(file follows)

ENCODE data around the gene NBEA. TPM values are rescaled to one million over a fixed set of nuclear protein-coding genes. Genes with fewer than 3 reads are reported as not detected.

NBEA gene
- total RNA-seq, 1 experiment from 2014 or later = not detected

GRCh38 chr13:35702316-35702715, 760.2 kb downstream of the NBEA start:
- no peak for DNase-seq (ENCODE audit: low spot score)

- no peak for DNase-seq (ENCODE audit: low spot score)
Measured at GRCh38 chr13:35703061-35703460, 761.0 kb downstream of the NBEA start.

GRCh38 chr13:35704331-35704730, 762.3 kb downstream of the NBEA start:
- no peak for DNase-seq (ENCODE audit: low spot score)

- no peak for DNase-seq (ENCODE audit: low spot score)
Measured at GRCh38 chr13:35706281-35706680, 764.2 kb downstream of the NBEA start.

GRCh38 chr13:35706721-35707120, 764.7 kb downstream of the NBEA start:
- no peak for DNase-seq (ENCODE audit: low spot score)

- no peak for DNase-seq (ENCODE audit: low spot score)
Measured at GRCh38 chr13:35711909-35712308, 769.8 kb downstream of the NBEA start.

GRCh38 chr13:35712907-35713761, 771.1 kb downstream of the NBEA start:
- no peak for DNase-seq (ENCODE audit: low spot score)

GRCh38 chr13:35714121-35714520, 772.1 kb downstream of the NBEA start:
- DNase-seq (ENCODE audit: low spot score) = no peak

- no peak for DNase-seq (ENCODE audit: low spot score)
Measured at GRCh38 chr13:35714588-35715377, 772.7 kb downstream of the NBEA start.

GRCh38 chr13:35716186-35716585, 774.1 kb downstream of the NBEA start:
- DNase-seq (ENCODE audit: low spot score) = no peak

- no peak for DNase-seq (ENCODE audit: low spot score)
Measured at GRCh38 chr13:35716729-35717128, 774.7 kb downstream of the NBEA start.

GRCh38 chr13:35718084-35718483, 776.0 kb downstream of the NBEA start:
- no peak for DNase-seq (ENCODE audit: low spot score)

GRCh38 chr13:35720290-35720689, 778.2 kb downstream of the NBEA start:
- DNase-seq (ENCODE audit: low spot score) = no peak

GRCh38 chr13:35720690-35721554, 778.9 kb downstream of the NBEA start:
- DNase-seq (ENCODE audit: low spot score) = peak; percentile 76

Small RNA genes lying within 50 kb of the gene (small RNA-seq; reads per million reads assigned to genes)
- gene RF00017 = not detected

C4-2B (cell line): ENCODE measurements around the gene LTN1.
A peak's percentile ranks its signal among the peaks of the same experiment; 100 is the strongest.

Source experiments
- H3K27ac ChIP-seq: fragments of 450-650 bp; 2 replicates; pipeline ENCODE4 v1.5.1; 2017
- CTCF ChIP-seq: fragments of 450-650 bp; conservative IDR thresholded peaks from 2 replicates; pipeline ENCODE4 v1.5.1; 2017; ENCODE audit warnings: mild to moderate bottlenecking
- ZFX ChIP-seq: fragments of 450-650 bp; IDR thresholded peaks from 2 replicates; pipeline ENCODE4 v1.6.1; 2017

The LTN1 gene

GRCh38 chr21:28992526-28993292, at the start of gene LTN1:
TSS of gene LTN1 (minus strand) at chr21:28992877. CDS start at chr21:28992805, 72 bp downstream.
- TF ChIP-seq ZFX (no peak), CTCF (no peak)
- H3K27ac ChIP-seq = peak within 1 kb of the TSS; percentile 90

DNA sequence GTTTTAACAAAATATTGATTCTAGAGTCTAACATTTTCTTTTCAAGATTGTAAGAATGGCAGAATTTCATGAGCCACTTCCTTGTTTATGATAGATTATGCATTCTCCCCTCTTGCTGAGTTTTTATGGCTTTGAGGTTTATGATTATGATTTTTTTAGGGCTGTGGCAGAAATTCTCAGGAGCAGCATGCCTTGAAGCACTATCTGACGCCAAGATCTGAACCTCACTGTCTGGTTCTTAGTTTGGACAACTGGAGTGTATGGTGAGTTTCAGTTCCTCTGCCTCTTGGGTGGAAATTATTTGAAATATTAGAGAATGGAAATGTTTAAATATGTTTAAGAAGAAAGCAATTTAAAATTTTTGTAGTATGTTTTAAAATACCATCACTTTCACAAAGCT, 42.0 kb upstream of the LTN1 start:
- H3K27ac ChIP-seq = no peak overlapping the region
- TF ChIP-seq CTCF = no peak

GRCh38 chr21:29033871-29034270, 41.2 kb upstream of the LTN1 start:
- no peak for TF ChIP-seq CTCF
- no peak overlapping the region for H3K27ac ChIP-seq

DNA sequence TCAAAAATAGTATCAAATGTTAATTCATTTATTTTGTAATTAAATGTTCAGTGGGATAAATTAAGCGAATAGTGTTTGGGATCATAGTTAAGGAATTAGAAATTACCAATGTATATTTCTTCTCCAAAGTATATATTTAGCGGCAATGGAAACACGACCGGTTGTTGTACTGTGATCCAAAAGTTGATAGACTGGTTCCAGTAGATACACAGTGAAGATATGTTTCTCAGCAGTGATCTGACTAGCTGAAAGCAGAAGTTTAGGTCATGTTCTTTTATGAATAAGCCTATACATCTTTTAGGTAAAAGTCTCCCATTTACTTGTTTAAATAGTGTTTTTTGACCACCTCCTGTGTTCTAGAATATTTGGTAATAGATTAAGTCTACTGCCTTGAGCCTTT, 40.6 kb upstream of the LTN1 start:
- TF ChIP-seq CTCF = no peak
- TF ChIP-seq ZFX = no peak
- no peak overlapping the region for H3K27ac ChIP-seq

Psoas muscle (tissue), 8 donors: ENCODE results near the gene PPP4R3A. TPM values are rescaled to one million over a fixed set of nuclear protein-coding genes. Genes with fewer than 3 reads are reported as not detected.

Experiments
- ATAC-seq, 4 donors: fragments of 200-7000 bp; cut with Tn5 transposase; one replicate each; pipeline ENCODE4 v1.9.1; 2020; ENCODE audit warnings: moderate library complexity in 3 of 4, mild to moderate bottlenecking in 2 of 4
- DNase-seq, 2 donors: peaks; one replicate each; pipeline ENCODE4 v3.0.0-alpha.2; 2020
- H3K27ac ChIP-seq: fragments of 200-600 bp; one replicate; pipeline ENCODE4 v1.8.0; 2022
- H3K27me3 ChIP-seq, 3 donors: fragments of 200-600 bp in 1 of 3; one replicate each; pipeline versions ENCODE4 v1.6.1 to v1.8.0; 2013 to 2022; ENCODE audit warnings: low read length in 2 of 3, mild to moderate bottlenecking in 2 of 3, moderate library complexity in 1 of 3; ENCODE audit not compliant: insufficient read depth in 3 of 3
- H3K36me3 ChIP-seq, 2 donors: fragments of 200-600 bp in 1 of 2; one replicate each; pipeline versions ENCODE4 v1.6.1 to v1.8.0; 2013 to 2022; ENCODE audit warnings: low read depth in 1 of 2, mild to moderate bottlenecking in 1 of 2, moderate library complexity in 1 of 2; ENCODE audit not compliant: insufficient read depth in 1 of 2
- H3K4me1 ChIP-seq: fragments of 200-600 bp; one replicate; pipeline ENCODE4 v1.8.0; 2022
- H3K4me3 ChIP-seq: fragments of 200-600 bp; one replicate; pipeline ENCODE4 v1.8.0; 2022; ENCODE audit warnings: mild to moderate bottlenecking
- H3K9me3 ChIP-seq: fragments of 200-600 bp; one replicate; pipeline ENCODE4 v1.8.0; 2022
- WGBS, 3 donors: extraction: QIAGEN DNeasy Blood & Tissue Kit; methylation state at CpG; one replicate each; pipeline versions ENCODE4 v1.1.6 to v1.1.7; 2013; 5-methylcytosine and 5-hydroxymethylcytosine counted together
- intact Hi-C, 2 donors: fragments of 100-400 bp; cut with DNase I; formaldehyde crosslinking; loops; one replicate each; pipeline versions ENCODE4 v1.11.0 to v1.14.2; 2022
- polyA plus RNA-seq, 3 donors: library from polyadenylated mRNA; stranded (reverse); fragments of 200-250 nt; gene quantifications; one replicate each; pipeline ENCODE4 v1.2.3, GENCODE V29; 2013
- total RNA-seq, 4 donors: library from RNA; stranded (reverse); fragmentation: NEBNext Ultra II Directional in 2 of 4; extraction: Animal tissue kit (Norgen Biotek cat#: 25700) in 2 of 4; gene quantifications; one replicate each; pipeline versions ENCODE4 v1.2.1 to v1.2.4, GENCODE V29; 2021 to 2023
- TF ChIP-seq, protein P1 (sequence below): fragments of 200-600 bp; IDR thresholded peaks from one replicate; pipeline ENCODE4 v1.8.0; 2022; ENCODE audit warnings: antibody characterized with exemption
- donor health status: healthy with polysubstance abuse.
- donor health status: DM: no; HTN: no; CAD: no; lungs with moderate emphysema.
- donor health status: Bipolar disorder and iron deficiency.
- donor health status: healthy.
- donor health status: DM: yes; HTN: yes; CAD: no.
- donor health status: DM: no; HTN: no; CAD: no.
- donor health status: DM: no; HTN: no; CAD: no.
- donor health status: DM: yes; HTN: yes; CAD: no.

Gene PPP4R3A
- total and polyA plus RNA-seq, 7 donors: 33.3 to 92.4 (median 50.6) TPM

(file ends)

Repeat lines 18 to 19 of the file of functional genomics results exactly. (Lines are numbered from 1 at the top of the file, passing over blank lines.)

GRCh38 chr13:35714121-35714520, 772.1 kb downstream of the NBEA start:
- DNase-seq (ENCODE audit: low spot score) = no peak